The Reliquary's 200 voting members (anyone can join for $25 a year) know their baseball and can compare statistics and rank the "best" players in the game's history, but, according to Cannon, they select people for the Shrine of the Eternals based on other criteria.
We prefer people who are opinionated, outspoken, not satisfied with the status quo, ready and willing to place principle over profit, and willing to overcome personal demons and social obstacles.
Like many other baseball events, the Reliquary begins its annual event each July with the National Anthem, but true to its free spirit the song has been played on a harp, violin, ukulele, Erhu (a Chinese violin), a trombone ensemble, a pedal steel guitar, a flute, musical glasses and musical saw.
Each year the Reliquary gives the Hilda Chester award (named for a large-lunged Brooklyn Dodgers fan in the 1940s and 50s) to an individual who has taken baseball fandom to unusual lengths. The 2002 winner, for example, was Dr. Seth Hawkins, a retired professor of speech and communications at Southern Connecticut University, who had attended at least one regular-season game in all 66 stadiums used for major league play since 1950 and had been present for every 3000th hit recorded in the major leagues since 1959 -- 17 in all -- as well as Hank Aaron's record-breaking 715th home run and Pete Rose's 4000th career hit.
Another award, in memory of historian Tony Salin, goes to a person who has expanded our knowledge, understanding and/or appreciation of baseball in unusual ways. Last year's recipient, Steve Bandura, runs a youth program in Philadelphia and coaches the Anderson Monarchs little league team. In 2012, in honor of the 65th anniversary of Jackie Robinson's breaking of the color line, Bandura rented a 1947 non-air conditioned, bathroom-less tour bus, and took the team -- fifteen 10- and 11-year-olds -- on a 22-day, 4,000-mile barnstorming tour in the tradition of the old Negro League teams. It included a visit to Robinson's gravesite in Brooklyn and stops in Pittsburgh, Cleveland, Detroit, Chicago, Kansas City and other cities.
Along the way, the Monarchs played 17 games against local little league teams, and the young athletes got to visit historic baseball sites, meet surviving players from the Negro Leagues, and learn much about the legacy of African-American baseball in the years before the game's integration.
Cannon, a library assistant at the Allendale Branch in Pasadena, started the Reliquary in 1996 not only to celebrate athletes but also to collect odd baseball artifacts. Its quirky assortment of baseball memorabilia includes Dock Ellis' hair curlers, a jockstrap worn by Eddie Gaedel (the aforementioned little person who had one at bat for the lowly 1951 St. Louis Browns owned by Veeck), several baseballs signed by Mother Teresa, and, as the New York Times described it, Babe Ruth's "half-smoked cigar purportedly rescued from a Philadelphia brothel in 1924." The Reliquary collection also boasts a mid-19th century soil sample from Elysian Fields in Hoboken, N.J., where the first baseball game ever played between two organized teams took place in 1846.
The Reliquary's artifacts and collections are currently housed in Cannon's home and in a rented storage unit, but he is currently negotiating with a Los Angeles area college to serve as the repository for its research materials, which would be made accessible to students, scholars and the interested public.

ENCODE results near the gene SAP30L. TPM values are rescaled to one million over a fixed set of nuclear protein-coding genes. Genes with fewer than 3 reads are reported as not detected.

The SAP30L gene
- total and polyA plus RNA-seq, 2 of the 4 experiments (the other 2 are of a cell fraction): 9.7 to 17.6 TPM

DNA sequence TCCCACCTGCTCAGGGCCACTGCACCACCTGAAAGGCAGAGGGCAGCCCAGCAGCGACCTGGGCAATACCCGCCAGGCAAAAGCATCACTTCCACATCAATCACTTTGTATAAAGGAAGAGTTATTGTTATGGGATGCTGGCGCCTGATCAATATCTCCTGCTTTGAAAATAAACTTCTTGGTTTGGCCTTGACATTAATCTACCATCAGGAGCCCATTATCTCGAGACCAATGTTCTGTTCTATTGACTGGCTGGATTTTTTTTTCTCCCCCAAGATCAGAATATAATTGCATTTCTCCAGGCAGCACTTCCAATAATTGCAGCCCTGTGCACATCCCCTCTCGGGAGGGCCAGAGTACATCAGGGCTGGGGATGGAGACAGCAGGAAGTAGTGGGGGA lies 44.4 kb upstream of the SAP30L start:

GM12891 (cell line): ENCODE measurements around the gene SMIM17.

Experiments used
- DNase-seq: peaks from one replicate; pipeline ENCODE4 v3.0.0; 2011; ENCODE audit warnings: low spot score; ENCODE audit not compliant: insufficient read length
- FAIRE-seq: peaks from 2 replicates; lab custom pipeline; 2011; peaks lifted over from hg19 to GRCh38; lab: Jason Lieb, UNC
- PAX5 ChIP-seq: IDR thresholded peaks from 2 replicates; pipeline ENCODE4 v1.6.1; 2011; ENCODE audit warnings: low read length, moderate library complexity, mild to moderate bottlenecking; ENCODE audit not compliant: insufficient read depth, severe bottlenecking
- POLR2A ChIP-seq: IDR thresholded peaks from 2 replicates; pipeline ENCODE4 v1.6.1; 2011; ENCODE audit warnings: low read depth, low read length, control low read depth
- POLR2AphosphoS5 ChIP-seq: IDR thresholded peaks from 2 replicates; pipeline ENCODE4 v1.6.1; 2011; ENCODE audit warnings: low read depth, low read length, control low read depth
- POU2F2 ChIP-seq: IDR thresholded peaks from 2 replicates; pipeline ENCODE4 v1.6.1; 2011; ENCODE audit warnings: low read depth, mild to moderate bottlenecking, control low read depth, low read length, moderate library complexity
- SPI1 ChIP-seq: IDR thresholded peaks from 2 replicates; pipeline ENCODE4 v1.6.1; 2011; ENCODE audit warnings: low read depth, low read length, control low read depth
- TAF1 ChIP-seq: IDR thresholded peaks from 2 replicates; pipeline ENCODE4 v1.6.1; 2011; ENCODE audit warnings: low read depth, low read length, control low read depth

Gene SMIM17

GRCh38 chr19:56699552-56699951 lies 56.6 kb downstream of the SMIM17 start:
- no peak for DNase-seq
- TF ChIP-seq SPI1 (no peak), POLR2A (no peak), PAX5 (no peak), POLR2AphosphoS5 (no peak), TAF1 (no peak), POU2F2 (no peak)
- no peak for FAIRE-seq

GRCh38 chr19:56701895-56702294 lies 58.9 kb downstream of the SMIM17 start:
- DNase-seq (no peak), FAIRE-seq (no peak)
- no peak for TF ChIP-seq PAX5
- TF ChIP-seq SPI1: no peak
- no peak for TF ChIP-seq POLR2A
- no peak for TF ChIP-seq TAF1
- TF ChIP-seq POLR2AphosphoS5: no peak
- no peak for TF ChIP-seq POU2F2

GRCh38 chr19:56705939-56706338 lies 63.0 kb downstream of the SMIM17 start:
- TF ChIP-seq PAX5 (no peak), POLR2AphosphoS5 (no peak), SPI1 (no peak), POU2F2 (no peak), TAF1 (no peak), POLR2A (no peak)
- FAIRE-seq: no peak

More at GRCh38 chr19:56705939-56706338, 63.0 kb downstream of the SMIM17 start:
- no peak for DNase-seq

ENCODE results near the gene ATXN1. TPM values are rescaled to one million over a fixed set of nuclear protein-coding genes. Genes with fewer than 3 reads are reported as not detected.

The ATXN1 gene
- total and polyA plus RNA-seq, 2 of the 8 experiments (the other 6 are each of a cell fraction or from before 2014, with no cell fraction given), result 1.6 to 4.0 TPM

Under Cannon's careful but unpaid guidance -- and a bare-bones $5,000-a-year budget -- the Reliquary has also worked with academic and amateur historians to retrieve and reveal little-known aspects of baseball's past.
Not Exactly Cooperstown highlights the group's Latino Baseball History Project, a collaboration with California State University, San Bernardino, that has uncovered the story of amateur and semi-professional leagues within Southern California's Mexican American communities that was once a significant source of ethnic identity and pride. The project includes oral histories of now-aging players, a permanent archive, traveling exhibitions, public talks by scholars and enthusiasts, and a Web site.
The film captures the fun, excitement, seriousness and wackiness of the Reliquary's devoted members, who come from around the country and all walks of life, and who no doubt disagree about politics and morality, but share a common obsession with baseball.
Leonoudakis, an accomplished filmmaker and producer, says that he had lost his enthusiasm for baseball after the 1994 strike and cancellation of the World Series, the steroids scandal and the game's increasing domination by corporate titans and greedy players.
"The game I grew up loving had turned into a distorted, hideous creature unworthy of my time and money," he recalled. "It was like getting divorced after 44 years of bliss. I was crushed."
Then, in 2002, Leonoudakis discovered the Reliquary and attended its annual induction ceremony.
It was a transformational experience. Fans and historians were honored. Keynote speaker [sportswriter] Peter Golenbock launched into a scorching condemnation of George Steinbrenner. They were inducting Minnie Minoso in their hall, and the Cuban Comet was there in person, happily spending time with attendees. I came out of there back in the fold, feeling like I'd just been to a super-charged revival meeting.
Peter Dreier teaches Politics and chairs the Urban & Environmental Policy Department at Occidental College. His most recent book is The 100 Greatest Americans of the 20th Century: A Social Justice Hall of Fame (Nation Books, 2012).